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Publication numberUS7652947 B2
Publication typeGrant
Application numberUS 12/039,233
Publication dateJan 26, 2010
Filing dateFeb 28, 2008
Priority dateFeb 28, 2008
Fee statusLapsed
Also published asUS20090219778
Publication number039233, 12039233, US 7652947 B2, US 7652947B2, US-B2-7652947, US7652947 B2, US7652947B2
InventorsKerry Bernstein, Wilfried Haensch
Original AssigneeInternational Business Machines Corporation
Export CitationBiBTeX, EndNote, RefMan
External Links: USPTO, USPTO Assignment, Espacenet
Back-gate decode personalization
US 7652947 B2
Abstract
A novel methodology for the construction and operation of logical circuits and gates that makes use of and contact to a fourth (4th) terminal (substrates/bodies) of MOSFET devices is implemented by the present invention to realize a novel decode personalization. The novel construction and operation of the decode personalization provides for maintaining body-contacted MOSFET devices at a lower threshold voltage (VTh) when actively on (to increase overdrive and performance), and at a higher relative threshold voltage when off (to reduce leakage power). Because the threshold potential of a transistor moves inversely to its body potential, the body of each device is tied to the inverse of the device's drain voltage to achieve such a desirable threshold potential modulation effect for improved device, circuit, gate, decode personalization and logical family operation.
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Claims(19)
1. A personalization decode for use in a semiconductor memory comprising a first circuit block connected, comprising a first decode layer, to four (4) data lines using two (2) address line inputs, the first circuit block comprising:
first, second, third and fourth FET devices, where each FET device includes a source, a drain, a gate and a back gate, the drains of which are connected to one each of the four (4) data lines, and the source of each FET device is connected to ground for NOR-like decode functionality;
wherein the gates of the first and third FET devices are connected to the first address line input, and the gates of the second and fourth FET devices are connected through an inverter to the first address line input;
wherein the back gates of the first and second FET devices are connected to the second address line input, and the back gates of the third and fourth FET devices are connected through an inverter to the second address line input; and
wherein address decode signals asserted through the first and second address line inputs during decode operation at the back gate of the FET devices bias the devices to lower the relative threshold voltage for “on” state operation, and to elevate the relative voltage threshold for “off” state operation.
2. The personalization decode as set forth in claim 1, wherein address decode signals asserted at the address line inputs during decode operation at the back gates of the FET devices bias the devices in an “on” state for lower thresholds with more overdrive and more current and biases devices in an “off” state for higher thresholds with less overdrive and less leakage current.
3. The personalization decode as set forth in claim 1, wherein the FET devices comprise NFET devices.
4. The personalization decode as set forth in claim 1, wherein the FET devices comprise PFET devices.
5. The personalization decode as set forth in claim 1, wherein the FET devices are fabricated in one of SOI, DTCMOS and DGCMOS transistor device technology.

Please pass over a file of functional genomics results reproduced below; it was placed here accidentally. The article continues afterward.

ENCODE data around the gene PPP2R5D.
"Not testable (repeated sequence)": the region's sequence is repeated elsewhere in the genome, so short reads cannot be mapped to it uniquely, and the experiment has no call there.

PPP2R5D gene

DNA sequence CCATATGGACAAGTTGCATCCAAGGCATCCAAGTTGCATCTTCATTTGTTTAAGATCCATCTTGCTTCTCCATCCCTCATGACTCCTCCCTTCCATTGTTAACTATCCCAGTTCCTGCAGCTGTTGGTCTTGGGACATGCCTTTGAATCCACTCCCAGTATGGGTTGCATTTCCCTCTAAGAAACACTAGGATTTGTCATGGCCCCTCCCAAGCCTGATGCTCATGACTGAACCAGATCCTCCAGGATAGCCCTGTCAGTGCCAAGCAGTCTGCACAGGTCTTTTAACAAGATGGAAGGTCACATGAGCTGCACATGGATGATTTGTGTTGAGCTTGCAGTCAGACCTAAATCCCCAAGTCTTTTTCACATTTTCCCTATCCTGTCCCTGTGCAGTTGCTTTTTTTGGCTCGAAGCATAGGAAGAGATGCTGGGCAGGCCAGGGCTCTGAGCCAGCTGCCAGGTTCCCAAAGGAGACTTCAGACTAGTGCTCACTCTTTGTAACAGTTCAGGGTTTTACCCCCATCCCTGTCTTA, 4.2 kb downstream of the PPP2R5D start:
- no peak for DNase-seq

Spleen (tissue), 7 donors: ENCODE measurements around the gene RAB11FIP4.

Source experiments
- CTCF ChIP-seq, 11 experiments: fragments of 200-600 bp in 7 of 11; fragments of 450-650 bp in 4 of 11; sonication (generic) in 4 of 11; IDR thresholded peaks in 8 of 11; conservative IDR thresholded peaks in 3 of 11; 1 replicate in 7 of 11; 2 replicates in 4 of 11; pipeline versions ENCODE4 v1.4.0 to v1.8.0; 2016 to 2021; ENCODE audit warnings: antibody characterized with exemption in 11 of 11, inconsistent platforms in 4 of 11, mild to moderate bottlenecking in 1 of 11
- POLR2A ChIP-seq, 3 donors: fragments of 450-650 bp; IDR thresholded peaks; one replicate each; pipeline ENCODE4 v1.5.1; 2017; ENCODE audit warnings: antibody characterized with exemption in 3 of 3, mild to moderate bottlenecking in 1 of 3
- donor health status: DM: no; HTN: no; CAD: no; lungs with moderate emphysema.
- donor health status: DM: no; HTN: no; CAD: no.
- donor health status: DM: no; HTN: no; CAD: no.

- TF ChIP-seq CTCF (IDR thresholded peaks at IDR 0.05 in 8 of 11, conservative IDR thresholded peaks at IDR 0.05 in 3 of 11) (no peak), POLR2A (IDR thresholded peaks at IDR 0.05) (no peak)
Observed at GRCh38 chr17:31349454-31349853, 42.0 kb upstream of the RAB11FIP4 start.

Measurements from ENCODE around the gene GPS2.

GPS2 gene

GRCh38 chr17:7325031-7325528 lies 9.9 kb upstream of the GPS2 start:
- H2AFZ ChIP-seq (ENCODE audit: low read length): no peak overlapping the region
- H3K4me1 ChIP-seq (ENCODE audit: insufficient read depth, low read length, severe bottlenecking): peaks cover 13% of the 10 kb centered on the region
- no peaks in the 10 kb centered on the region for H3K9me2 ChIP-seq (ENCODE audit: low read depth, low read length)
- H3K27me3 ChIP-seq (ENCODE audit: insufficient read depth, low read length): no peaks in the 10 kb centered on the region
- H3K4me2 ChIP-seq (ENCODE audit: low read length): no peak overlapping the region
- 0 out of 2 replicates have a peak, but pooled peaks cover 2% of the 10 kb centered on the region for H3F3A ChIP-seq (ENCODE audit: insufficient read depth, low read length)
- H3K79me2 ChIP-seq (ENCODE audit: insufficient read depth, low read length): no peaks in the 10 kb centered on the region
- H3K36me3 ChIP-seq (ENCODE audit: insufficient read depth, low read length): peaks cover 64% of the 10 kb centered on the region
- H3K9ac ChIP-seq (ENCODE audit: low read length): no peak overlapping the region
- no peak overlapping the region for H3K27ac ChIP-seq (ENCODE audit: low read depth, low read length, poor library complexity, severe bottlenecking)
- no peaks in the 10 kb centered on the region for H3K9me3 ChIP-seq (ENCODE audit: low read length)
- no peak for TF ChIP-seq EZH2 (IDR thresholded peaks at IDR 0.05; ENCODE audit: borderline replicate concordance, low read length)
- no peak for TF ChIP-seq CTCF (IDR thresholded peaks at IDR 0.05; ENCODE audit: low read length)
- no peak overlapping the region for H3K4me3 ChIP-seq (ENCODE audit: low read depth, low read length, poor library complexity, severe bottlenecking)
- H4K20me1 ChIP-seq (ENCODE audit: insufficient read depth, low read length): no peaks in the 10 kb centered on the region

6. The personalization decode as set forth in claim 1, wherein the FET devices are fabricated by any known back-gate transistor device technology, or logical family and style, wherein such personalization decode is arranged such that the data lines are selected only when each dynamically charged back-gate device discharges only when its gated input, and its back-gated input are both held low in accordance with the state of the address line signals provided to select particular data lines.
7. The personalization decode as set forth in claim 1, further comprising a second circuit block in the first layer that is substantially an equivalent of the first circuit block, and which is connected to an additional four (4) data lines using two additional address line inputs, in order to decode two sets of four (4) data lines each, or 28, the second circuit block comprising:
fifth, sixth, seventh and eighth FET devices, where each FET device includes a source, a drain, a gate and a back gate, the drains of which are connected to one each of an additional four (4) data lines, and the source of each FET device is connected to ground for NOR-like decode functionality;
wherein the gates of the fifth and seventh FET devices are connected to the third address line input, and the gates of the sixth and eighth FET devices are connected through an inverter to the third address line input; and
wherein the back gates of the fifth and sixth FET devices are connected to the fourth address line input, and the back gates of the seventh and eighth FET devices are connected through an inverter to the fourth address line input.
8. The personalization decode as set forth in claim 7, further comprising a third circuit block, in the first layer, that is substantially an equivalent of the first circuit block, and which is connected to an additional four (4) data lines using two additional address line inputs, in order to decode three (3) sets of four (4) data lines each, or 212.
9. The personalization decode as set forth in claim 1, further comprising a second layer of decode, the second layer of decode constructed so that the personalization decode may address an additional twelve (12) data lines, wherein the total of sixteen (16) data lines are selected using two additional address line inputs, in a 16:1 decode scheme, the personalization decode comprising: